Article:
Currently, the Awá face more danger of extinction than ever. In 2012, FUNAI released evidence that the illegal loggers were but 3km away from the Awá’s location. While the government failed to act on Judge Meguerian’s orders, the Awá’s sustainability remained in jeopardy. The tribesmen are now afraid to hunt, because they do not want to be seen by the loggers or ranchers and put themselves at risk of being killed.
As roads increasingly spring up in the territory, another great fear is that the invaders will encounter uncontacted Awá tribe members. It is believed that they would have severely adverse reactions to the loggers and ranchers because of their lack of interaction with the outside world. “A common cold could kill them,” states Survival.
According to Survival, “there are several accounts of [uncontacted aborigines] being killed by loggers and ranchers, but there is no recent confirmed data and encounters are not reported.” Survival has recorded video footage of loggers illegally occupying the area, but were unable to take action as the loggers are typically armed.
“It’s not too late for the Awá, but it soon will be,” said Stephen Corry, director of Survival International. “It is entirely within the Minister of Justice’s capabilities to evict loggers, but he must act today. If he doesn’t, tomorrow the Awá will be gone.”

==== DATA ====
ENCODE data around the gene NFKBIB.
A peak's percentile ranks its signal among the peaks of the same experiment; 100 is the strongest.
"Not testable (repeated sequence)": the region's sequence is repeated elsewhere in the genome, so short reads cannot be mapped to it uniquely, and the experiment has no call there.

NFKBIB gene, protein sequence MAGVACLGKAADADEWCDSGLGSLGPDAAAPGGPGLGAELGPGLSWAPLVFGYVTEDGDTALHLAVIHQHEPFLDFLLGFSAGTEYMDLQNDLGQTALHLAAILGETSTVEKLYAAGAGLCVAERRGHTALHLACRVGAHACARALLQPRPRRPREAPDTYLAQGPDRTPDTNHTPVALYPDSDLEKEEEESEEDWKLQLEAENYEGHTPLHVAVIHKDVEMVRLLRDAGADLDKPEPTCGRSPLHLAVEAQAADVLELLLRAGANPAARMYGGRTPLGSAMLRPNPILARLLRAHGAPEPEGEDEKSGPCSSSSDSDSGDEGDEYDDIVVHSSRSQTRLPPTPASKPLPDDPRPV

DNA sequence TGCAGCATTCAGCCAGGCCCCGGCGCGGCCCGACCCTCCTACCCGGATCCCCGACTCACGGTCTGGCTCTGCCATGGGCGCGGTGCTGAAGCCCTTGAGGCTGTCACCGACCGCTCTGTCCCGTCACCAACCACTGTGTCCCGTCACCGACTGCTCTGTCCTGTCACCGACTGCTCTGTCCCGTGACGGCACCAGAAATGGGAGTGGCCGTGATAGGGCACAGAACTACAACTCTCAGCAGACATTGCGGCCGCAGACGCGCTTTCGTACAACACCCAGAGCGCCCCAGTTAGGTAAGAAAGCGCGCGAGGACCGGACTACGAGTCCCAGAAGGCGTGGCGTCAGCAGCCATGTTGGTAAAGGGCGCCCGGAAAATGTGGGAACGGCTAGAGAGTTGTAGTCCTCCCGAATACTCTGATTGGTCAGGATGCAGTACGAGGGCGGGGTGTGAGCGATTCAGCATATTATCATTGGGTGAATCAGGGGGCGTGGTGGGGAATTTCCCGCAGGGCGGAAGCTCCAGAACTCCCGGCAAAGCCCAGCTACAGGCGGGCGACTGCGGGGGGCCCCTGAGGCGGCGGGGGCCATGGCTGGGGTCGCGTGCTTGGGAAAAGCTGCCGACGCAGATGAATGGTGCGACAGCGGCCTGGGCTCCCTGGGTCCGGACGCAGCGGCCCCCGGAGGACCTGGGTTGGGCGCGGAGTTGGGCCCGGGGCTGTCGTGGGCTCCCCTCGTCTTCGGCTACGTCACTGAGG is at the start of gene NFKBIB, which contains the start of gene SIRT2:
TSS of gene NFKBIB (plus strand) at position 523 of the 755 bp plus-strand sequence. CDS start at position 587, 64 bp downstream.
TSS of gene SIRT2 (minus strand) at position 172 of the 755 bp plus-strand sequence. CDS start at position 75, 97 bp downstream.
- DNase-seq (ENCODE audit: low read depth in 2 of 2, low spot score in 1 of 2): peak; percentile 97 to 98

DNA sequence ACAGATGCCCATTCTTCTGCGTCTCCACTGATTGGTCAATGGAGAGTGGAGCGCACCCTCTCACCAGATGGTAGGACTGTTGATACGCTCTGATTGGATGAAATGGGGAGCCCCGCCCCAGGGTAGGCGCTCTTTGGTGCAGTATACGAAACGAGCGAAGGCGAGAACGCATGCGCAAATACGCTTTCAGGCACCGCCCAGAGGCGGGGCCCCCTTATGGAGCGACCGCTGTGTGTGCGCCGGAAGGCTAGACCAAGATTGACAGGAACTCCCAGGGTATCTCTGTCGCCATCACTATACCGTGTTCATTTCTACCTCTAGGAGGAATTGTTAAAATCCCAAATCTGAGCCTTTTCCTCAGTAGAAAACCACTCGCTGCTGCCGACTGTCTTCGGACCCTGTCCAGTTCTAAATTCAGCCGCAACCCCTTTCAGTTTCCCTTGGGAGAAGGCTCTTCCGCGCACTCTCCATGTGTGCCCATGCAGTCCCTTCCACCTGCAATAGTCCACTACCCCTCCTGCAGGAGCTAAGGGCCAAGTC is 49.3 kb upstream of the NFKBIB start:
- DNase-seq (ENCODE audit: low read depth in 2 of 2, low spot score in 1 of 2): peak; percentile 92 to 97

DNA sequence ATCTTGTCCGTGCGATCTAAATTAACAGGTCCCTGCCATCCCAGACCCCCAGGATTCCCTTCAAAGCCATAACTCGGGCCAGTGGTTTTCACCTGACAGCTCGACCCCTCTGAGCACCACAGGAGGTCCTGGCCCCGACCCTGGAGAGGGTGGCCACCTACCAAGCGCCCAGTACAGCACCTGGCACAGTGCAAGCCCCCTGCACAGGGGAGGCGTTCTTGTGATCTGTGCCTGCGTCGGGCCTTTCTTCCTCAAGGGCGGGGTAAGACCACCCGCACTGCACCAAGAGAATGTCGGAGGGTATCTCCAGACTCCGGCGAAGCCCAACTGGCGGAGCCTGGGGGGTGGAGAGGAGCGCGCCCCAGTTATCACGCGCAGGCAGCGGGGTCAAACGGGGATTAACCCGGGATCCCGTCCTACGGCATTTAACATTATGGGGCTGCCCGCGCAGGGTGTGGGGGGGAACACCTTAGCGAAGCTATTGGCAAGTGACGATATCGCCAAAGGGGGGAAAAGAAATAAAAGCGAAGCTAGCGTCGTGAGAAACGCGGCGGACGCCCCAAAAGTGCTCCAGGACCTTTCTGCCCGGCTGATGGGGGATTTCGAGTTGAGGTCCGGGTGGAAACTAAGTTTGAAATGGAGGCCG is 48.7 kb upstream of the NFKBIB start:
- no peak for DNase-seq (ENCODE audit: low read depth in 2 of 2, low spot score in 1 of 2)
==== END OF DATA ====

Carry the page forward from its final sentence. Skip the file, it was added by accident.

The failure to reach the deadline for evictions should result in daily fines for FUNAI, said Alice Bayer, spokeswoman for Survival International, but she thinks it is unlikely that they will actually be paid.
“The situation is clear cut: the invaders are illegal and must be removed,” Bayer said. “The solution is simple and plans are already in place. They now need to be put into action before they become useless ideas that were implemented too late to save lives.“
While it is possible the Brazilian government has dragged its feet in matters regarding the protection of Amazonian tribes simply due to lack of urgency, there are signs of an ideologically based belief that the tribes are simply undergoing an inevitable and necessary assimilation into Western society.
One politician who has espoused such beliefs is senator Katia Abreu.
“Who benefits from [increased protection of the indigenous groups]?” Abreu asked. “Not our country, which today enjoys the best and cheapest food in the world and boasts of being the globe’s second-largest food exporter…. Neither do the Indians (sic), who as their numbers show don’t need more physical space, but sanitation, education and an efficient health system. They need, in short, a better life, like all of us.”